CLOSED BOMBS

FYBMPT F 1 FYBMPT F ? ΓVCMPT C- Λ

Figure 1 shows the accelerated aging properties of the new composition (s) relative to M14 at 150° F. Results of the long term aging show that these formulations age at a comparable rate to the standard Ml4 propellant.

Figure 2A shows ballistic test results from the Gamma Dynagun for the new composition with M14 energetics. The Gamma Dynagun is an interior ballistics test device based on a 105 Howitzer that allows assessment of required charge weights to obtain comparable muzzle velocities and pressures to a standard propellant lot. It can be seen from Figure 2 that the charge weight of the new composition is within the same statistical population as the standard M14 propellant lot and a number of production lots of M14. As can be seen from the description and examples herein, it is now possible to replace the DNT fraction in propellant materials such as M14 without sacrificing other desirable propellant properties. The use of other materials, particularly citrate and adipate compounds, is also promising. Note that the formulation requires less plasticizer than those utilizing DNT allowing these negative energy materials to be compensated by the addition of more NC in the formula.

Example 5 depicts in Table 5 another single base propellant that does not contain either Dinitrotoluene (DNT) or Dibutyl-phthlate (DBP) . DNT and DBP as indicated are the two ingredients currently used in the Ml propellant that are considered as carcinogens and toxic materials. Table 5 shows a comparison of the formulas of Example 5 (PAP 7993) and a batch of Ml material. A non-toxic, citrate type plasticizer Acetyl-triethyl-citrate (ATEC) was selected as replacement for DNT and DBP. The first pilot propellant sample (Example 5) was manufactured at a pilot plant using a conventional ether/alcohol solvent system. The samples were characterized for their stability, density, and burning rate characteristics.

Based on the test results, the Ml modified formulation PAP 7993 had similar burning characteristics to the as Ml propellant and its energy content was also comparable with relative force of 97% of the Ml reference lot RAD92C071664. It is believed that the slightly lower energy content of the composition of Example 5 (DNT, DBP, DPA free) can be compensated by increasing the charge weight in the case to give equivalent performance compared to Ml propellant. TABLE 5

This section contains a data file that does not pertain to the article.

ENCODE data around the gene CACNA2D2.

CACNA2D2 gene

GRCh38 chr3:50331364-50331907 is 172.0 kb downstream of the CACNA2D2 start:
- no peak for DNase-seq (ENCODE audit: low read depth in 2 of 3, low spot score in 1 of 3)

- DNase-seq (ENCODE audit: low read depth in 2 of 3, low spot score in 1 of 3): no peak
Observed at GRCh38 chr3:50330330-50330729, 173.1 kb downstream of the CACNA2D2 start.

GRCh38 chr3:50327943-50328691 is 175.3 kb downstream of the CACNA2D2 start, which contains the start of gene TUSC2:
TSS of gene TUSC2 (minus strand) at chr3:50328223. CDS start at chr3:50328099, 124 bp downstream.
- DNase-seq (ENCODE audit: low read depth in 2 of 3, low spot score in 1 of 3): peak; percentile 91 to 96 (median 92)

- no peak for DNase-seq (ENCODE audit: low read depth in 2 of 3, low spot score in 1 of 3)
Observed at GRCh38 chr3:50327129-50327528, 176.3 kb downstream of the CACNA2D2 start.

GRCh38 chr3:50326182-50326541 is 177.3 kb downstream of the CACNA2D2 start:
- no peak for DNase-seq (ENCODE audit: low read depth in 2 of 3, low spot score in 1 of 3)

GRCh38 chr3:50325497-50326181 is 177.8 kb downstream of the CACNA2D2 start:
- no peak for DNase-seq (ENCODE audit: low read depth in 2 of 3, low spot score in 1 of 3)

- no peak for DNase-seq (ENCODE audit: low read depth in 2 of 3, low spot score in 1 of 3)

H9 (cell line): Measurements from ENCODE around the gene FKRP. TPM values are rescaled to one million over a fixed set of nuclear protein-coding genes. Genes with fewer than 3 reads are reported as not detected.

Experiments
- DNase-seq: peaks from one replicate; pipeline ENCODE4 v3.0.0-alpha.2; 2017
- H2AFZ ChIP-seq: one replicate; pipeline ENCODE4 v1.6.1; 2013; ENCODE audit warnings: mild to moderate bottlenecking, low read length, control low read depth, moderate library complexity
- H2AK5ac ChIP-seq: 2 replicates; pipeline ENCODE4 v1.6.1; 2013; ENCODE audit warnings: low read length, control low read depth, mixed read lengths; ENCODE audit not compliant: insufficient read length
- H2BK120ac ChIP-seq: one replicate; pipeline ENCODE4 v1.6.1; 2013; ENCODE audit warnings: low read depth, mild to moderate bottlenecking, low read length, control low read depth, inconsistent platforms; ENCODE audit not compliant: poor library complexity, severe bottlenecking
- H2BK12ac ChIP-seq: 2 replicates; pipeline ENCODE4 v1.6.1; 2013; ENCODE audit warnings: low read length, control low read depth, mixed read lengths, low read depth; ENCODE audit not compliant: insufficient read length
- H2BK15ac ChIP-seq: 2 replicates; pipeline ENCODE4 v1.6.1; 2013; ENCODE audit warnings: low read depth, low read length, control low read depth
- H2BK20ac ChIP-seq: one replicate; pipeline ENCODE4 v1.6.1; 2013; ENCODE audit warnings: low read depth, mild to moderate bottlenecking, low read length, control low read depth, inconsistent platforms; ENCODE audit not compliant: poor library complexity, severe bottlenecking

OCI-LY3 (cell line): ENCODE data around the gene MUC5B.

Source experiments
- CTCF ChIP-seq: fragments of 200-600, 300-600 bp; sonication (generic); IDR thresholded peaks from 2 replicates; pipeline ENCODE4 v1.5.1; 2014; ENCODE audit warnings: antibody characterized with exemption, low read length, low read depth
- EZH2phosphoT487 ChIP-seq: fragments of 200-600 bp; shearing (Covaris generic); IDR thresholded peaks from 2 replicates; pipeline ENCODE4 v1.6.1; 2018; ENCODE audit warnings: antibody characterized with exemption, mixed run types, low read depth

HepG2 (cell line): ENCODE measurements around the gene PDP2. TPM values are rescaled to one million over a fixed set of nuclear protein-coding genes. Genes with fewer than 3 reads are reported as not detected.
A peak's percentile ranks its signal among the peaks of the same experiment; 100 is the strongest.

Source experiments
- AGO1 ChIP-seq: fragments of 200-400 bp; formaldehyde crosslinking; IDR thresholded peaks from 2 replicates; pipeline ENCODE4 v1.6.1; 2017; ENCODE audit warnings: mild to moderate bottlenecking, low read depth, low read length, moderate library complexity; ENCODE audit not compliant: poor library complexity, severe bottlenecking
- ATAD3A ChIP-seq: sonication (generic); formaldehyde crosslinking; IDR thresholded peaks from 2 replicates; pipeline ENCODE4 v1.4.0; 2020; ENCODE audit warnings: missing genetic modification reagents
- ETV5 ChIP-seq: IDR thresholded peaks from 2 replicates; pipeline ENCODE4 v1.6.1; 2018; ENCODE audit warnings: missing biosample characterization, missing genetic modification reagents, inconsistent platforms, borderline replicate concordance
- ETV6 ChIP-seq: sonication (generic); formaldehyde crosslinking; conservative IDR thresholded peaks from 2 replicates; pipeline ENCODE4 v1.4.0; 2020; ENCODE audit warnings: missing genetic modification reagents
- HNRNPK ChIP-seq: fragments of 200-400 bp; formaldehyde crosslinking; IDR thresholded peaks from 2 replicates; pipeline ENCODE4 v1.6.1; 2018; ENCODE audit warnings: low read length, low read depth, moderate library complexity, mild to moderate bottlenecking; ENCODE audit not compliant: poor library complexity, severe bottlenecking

Table 6 shows the ballistic firing results of the new formulation PAP 7993 in the XM231 charge configuration for the 155 mm Howitzer. These data show that the new formulation meets all of the requirements for the XM231 charge.

TABLE 6

TEST RESULTS FOR 155 HOWITZER FIRINGS IN THE XM231 CONFIGURATION

I i-1

00 I

This invention has been described herein in considerable detail in order to comply with the Patent Statutes and to provide those skilled in the art with the information needed to apply the novel principles and to construct and use embodiments of the example as required. However, it is to be understood that the invention can be carried out by specifically different devices and that various modifications can be accomplished without departing from the scope of the invention itself. What is claimed is:

Claims

I. A plasticizer material suitable for a DNT-free single base propellant formulation containing an amount of material selected from citrate and adipate compounds. 2. The plasticizer of claim 1 wherein said citrate is selected from the group consisting of acetyltriethyl citrate and acetyltri-n-butyl citrate and mixtures thereof. 3. The plasticizer of claim 1 wherein said adipate is diisobutyl adipate (DIBA) . 4. A DNT-free, single base propellant containing an amount of a plasticizer selected from the group consisting of citrates and adipates.
5. The propellant of claim 4 wherein said citrate is selected from the group consisting of acetyltriethyl citrate and acetyltri-n-butyl citrate and mixtures thereof.
6. The propellant of claim 4 wherein said adipate is diisobutyl adipate (DIBA) .
7. A DNT-free, single base propellant comprising: (a) from about 93 to about 97% nitrocellulose (NC) ; (b) from about 2-5% of a plasticizer selected from the group consisting of citrates and adipates; and (c) about 2% dibutylphthalate (DBP) .
8. The propellant of claim 7 wherein said citrate is selected from the group consisting of acetyltriethyl citrate and acetyltri-n-butyl citrate and mixtures thereof.